As both public and scholarly interest increasingly focuses on contemporary environmental issues, the vital importance of studying the environment in pre-industrial societies is often overlooked. To boost the visibility of pre- and early modern environmental history, we invite you to present your research with us in an ASEH panel in Columbus, Ohio during April 10-14, 2019. The panel is tentatively titled “Global Perspectives on Crisis and Space in Pre-industrial Environmental Histories.”
The key purpose of the panel is to examine new questions innate to the environmental history of the preindustrial world. What are the risks and rewards of “presentism” in pre-industrial environmental history? How can we complicate our understanding of how preindustrial societies understood space and environmental management, and what can we learn from this? What is the potential for environmental historians working on the periods other than the modern to forge their research without reliance upon modern environmental issues? How can we globalize our understanding of the environment in the past?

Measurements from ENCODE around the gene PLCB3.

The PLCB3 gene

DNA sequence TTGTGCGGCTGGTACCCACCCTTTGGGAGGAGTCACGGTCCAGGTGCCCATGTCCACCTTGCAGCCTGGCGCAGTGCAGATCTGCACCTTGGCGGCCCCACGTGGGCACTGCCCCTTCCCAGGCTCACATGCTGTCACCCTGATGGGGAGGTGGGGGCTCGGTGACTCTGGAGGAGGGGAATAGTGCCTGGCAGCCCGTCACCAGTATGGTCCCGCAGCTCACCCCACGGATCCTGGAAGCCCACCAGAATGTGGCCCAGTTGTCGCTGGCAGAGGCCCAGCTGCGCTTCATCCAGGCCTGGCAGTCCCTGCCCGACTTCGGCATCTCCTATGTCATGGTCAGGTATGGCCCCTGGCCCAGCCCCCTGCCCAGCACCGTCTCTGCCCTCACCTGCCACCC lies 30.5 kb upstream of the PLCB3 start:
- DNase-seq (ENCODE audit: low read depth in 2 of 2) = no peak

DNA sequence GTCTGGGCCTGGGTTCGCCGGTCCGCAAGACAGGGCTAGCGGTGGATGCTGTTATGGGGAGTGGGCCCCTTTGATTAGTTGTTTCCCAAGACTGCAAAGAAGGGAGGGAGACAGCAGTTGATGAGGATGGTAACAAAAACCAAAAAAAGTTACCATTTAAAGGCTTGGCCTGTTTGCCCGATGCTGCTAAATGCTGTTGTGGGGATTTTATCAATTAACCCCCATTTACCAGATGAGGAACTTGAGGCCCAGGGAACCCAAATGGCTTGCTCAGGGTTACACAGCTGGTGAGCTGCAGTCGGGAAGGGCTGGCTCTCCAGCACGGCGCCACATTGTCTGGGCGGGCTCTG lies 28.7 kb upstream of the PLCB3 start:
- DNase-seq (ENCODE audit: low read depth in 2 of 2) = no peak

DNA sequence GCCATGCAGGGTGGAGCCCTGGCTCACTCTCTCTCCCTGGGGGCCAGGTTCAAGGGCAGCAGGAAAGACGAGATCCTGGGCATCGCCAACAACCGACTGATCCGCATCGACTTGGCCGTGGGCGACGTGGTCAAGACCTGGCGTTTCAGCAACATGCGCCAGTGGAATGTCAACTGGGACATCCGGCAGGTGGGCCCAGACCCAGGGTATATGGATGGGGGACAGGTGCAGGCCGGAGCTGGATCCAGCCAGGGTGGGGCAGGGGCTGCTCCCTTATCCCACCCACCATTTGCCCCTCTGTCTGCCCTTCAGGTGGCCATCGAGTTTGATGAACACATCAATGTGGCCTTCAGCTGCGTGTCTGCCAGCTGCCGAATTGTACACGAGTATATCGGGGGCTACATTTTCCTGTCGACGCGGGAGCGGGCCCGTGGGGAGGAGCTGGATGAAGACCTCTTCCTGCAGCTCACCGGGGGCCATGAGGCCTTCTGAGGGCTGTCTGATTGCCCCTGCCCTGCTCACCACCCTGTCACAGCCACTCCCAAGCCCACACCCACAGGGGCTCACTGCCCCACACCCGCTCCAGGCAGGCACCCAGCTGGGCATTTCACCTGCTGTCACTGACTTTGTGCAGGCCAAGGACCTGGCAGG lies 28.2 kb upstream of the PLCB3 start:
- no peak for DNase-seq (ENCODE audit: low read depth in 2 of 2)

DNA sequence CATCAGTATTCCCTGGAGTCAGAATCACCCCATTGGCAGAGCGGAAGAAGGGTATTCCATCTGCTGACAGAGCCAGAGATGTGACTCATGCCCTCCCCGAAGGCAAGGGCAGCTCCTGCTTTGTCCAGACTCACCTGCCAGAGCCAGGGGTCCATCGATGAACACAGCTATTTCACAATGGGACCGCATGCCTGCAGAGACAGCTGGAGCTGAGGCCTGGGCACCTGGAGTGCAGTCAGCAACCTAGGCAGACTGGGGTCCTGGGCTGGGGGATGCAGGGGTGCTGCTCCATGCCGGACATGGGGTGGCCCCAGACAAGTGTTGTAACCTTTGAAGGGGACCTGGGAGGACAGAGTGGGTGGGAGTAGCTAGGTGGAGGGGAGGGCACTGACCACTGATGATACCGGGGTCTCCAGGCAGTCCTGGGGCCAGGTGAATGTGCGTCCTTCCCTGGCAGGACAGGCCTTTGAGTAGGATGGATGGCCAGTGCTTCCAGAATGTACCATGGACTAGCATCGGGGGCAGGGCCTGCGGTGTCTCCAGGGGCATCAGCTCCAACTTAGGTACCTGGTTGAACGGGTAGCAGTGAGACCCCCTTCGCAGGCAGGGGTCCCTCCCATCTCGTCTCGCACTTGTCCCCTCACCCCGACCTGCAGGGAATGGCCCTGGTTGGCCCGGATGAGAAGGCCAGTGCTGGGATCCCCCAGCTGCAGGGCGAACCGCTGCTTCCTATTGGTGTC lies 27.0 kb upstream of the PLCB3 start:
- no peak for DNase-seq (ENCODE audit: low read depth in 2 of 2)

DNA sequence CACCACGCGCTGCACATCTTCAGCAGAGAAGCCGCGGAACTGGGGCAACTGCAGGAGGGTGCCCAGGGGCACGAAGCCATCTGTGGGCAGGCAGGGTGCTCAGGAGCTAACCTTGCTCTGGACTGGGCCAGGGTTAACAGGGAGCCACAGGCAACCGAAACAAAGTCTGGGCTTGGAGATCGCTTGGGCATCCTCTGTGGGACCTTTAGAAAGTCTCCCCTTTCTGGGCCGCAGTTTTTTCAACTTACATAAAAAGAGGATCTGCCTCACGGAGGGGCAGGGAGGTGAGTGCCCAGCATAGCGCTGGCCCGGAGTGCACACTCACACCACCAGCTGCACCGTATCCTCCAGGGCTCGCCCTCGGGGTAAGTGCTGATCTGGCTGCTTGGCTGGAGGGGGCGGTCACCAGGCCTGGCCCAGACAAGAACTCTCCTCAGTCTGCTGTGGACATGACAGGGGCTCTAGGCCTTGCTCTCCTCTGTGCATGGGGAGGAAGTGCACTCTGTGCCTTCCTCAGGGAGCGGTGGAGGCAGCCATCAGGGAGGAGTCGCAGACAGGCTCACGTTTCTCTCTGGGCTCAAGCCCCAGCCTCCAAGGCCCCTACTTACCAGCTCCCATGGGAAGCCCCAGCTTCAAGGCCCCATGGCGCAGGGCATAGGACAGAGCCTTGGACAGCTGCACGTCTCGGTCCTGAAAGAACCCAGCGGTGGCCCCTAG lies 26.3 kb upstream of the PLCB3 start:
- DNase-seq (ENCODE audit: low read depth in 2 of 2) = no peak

Particularly, the panel will explore diverse ideas of environmentally related crisis in the preindustrial world and the strategies that were devised to comprehend, endure, recover, prevent and avoid it. Posing the question of crisis in association with the space, we emphasize the values of socio-political and cultural differences, yet those not confined within the boundaries of the modern nation-states. We seek for discussions of the processes in which local experiences of certain crisis often deemed specific to the pre-industrial environment of a region was integrated, or became silent, in the narratives of large-scale patterns of global environmental history.
Panelists thus far include Jack Bouchard, who will present on the early North Atlantic fisheries, and Hieu Phung Corsi, who will present on water in early modern Vietnam. We’re excited to have Ruth Mostern of the University of Pittsburgh and its World History Center to act as the chair.
Colleagues working on any geographical regions with interest in any environmental issues, from forestry, land use, soil to water and animals, to name but a few, are welcome. Please send your abstract of no more than 300 words (preferable up to 250 words) to Jack Bouchard (firstname.lastname@example.org) and Hieu Phung Corsi (email@example.com) by July 10, 2018.